Here, the district court's motion minutes order clearly states why the court denied Gholston's K.S.A. 60-1507 motion—it was untimely and he did not establish manifest injustice. This court has previously held that such a ruling complies with Supreme Court Rule 183(j). Hutton v. State, No. 112,862, 2016 WL 368066, at *4 (Kan. App. 2016) (unpublished opinion) ("[T]he district court's order denying Hutton's motion stated: 'Motion denied, untimely, failed to show any manifest injustice.' The district court made it clear that it was denying the motion because it was untimely and Hutton had not shown manifest injustice to extend the time limit of K.S.A. 60-1507[f]."), rev. denied 305 Kan. 1251 (2017). The district court supplemented its ruling by referencing the State's response. Clearly, the district court felt that the State had adequately described why Gholston failed to establish manifest injustice.
It is unnecessary to remand for further findings of fact and law, as Gholston requests. Even if the district court had not complied with Supreme Court Rule 183(j), remand would not necessarily be required. When the district court summarily denies a K.S.A. 60-1507 motion, an appellate court conducts de novo review to determine whether the motion, files, and records of the case conclusively establish that the movant is not entitled to relief. Sola-Morales v. State, 300 Kan. 875, 881, 335 P.3d 1162 (2014). This court can still review the dismissal, "even though it might take longer than it would if the district court had provided its own analysis, as required by Rule 183(j)." Burden v. State, No. 114,738, 2016 WL 7324420, at *2 (Kan. App. 2016) (unpublished opinion); see also Tappendick v. State, No. 113,404, 2016 WL 937861, at *4 (Kan. App. 2016) (unpublished opinion) ("If, however, the failure to comply does not impede appellate review, remand is unnecessary."), rev. denied 306 Kan. ___ (April 19, 2017).
Gholston also takes issue with the district court's findings on his subsequent motion to alter or amend. The court's ruling on this motion states that the motion was overruled for the reasons set forth in the State's response. On appeal, Gholston asks: "What Response by the Respondent was adopted by the district court? Was it the Response to the original petition? Was it the Response to Mr. Gholston's Motion to Alter or Amend Judgment?" Common sense would suggest that the district court was incorporating the State's response to Gholston's motion to alter or amend judgment, as this is the motion upon which the district court was ruling. The State filed a comprehensive response to Gholston's motion to alter or amend—it provides a sufficient basis for appellate review. Regardless, this court has previously held that "[t]he plain language of Rule 183(j) does not support the application of Rule 183(j) to a motion to reconsider." Logan v. State, No. 115,083, 2017 WL 543519, at *3 (Kan. App.) (unpublished opinion), rev. denied 306 Kan. ___ (August 24, 2017). This is because "Rule 183(j) does not mention motions to reconsider. Instead, the language requiring a district court to make findings of fact and conclusions of law immediately follows the heading 'Judgment.'" 2017 WL 543519, at *3.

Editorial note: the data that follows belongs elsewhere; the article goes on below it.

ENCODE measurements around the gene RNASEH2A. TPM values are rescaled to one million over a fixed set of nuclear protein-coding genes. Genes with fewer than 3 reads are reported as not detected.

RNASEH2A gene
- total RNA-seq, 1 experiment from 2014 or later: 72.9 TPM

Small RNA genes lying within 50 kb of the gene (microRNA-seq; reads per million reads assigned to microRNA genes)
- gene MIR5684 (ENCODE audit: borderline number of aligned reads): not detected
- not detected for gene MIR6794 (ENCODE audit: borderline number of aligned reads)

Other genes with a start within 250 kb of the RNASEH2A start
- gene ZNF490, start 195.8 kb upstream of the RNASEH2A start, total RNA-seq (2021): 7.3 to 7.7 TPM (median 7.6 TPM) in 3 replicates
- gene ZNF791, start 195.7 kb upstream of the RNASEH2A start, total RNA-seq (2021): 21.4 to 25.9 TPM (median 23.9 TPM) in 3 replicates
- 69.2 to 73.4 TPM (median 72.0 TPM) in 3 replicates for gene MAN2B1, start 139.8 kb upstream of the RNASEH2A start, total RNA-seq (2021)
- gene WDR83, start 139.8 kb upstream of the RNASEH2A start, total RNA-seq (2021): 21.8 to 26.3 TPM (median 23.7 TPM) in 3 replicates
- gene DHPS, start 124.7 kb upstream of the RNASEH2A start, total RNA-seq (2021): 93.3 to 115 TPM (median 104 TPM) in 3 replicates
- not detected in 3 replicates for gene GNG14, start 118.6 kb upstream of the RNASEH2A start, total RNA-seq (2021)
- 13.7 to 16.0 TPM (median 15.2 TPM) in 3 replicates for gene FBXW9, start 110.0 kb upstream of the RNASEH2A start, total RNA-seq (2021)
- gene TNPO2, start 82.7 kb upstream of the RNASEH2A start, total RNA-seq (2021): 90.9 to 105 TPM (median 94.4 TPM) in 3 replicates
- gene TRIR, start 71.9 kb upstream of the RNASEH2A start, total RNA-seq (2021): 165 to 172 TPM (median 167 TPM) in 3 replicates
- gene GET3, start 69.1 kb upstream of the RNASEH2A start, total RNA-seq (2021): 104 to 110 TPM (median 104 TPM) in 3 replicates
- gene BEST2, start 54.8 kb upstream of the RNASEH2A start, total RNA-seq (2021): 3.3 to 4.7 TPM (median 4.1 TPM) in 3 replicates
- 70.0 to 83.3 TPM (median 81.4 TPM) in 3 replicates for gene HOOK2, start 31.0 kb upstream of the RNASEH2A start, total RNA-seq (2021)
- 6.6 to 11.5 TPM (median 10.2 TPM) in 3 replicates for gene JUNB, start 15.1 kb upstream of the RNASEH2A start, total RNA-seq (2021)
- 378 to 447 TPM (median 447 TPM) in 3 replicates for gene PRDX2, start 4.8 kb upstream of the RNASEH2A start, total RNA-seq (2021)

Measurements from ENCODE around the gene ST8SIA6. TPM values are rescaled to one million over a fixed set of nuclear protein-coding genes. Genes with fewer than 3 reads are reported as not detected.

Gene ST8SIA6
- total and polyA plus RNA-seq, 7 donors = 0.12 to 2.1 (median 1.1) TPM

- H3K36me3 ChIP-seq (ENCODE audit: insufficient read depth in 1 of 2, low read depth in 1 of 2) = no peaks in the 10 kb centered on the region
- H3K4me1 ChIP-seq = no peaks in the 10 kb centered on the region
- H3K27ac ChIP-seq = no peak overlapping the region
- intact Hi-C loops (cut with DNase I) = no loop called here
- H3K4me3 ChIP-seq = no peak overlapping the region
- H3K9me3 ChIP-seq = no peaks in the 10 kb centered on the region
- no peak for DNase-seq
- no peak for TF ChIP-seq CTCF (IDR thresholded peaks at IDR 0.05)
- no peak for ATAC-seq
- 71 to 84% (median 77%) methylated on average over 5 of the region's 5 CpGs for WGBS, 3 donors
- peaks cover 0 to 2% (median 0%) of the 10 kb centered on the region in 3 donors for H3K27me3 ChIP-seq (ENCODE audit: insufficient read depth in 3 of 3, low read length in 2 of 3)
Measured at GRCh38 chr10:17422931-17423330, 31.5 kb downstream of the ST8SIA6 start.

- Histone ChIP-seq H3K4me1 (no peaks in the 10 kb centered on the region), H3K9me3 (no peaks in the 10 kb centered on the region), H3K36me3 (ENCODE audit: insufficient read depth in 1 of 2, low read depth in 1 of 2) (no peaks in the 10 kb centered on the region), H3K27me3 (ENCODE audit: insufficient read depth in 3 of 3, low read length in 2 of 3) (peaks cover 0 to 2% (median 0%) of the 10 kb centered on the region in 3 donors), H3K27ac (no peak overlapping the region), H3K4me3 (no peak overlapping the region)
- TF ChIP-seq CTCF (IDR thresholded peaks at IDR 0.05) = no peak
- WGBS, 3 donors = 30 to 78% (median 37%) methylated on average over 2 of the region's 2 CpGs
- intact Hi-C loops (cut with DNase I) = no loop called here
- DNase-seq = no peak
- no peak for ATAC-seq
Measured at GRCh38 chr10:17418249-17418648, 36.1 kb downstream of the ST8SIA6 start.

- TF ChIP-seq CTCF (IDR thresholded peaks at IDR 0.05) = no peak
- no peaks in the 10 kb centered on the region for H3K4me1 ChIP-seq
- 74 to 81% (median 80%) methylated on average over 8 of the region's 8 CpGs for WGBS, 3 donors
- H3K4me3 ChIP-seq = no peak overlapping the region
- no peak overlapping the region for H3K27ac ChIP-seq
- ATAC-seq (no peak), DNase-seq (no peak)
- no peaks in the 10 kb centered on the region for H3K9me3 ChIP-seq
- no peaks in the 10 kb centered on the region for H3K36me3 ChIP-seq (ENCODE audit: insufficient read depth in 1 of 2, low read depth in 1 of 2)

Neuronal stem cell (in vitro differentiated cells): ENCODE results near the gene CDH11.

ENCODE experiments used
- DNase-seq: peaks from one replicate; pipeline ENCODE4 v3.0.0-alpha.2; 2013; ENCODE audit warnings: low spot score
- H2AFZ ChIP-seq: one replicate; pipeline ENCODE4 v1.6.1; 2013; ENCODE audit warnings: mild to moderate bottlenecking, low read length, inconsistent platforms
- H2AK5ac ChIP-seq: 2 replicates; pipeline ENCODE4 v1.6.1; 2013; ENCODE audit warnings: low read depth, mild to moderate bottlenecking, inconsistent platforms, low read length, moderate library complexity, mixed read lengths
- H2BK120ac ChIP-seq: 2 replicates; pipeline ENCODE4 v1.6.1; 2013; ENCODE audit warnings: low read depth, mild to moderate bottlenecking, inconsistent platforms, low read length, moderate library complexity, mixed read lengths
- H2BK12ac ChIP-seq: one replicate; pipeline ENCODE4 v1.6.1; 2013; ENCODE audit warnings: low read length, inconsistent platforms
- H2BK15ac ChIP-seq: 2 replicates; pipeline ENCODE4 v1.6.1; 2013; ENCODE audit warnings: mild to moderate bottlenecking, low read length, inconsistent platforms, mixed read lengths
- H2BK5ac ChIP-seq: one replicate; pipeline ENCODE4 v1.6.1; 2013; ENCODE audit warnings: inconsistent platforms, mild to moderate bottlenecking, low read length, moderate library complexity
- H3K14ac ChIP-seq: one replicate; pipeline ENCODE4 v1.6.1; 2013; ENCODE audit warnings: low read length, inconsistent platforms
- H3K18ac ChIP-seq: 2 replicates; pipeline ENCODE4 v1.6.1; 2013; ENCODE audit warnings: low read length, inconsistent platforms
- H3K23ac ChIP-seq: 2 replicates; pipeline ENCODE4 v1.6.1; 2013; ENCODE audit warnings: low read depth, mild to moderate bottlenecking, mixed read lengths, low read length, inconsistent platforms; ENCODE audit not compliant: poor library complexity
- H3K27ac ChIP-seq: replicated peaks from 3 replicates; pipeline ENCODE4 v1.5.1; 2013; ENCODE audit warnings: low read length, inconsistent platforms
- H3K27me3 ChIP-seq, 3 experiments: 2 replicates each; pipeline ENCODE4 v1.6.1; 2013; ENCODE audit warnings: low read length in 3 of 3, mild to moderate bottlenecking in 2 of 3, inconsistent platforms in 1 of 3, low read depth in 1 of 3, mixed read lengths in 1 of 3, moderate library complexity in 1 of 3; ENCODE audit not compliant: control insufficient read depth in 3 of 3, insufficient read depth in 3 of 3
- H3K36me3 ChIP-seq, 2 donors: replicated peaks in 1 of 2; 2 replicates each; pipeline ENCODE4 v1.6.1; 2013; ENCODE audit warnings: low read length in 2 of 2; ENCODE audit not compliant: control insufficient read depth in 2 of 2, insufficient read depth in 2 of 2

The district court's ruling was adequate to enable appellate review of Gholston's claims. Thus, remand for further findings of fact and conclusions of law is not necessary.
The district court did not err by finding that Gholston failed to establish manifest injustice to extend the one-year filing deadline.
When the district court summarily denies a K.S.A. 60-1507 motion, an appellate court conducts de novo review to determine whether the motion, files, and records of the case conclusively establish that the movant is not entitled to relief. Sola-Morales, 300 Kan. at 881.
K.S.A. 2016 Supp. 60-1507(f)(1) requires movants to adhere to a one-year time limit. The time limit "may be extended by the court only to prevent a manifest injustice." K.S.A. 2016 Supp. 60-1507(f)(2). K.S.A. 2016 Supp. 60-1507(f)(2)(A) states that a court's manifest injustice inquiry is limited "to determining why the prisoner failed to file the motion within the one-year time limitation or whether the prisoner makes a colorable claim of actual innocence." Gholston argues that the district court erred in not finding that manifest injustice existed.
Reason for Delay Gholston asserts that he provided a valid reason to the court for failing to file within one year. This reason is that his "ability to file this challenge in a timely manner was not possible until present counsel was engaged to explore and review the record and files of the case." Gholston argues that "[t]his has been recognized as a valid basis for delay in filing and overcoming manifest injustice" in Saleem v. State, No. 94,945, 2006 WL 3353769 (Kan. App. 2006) (unpublished opinion).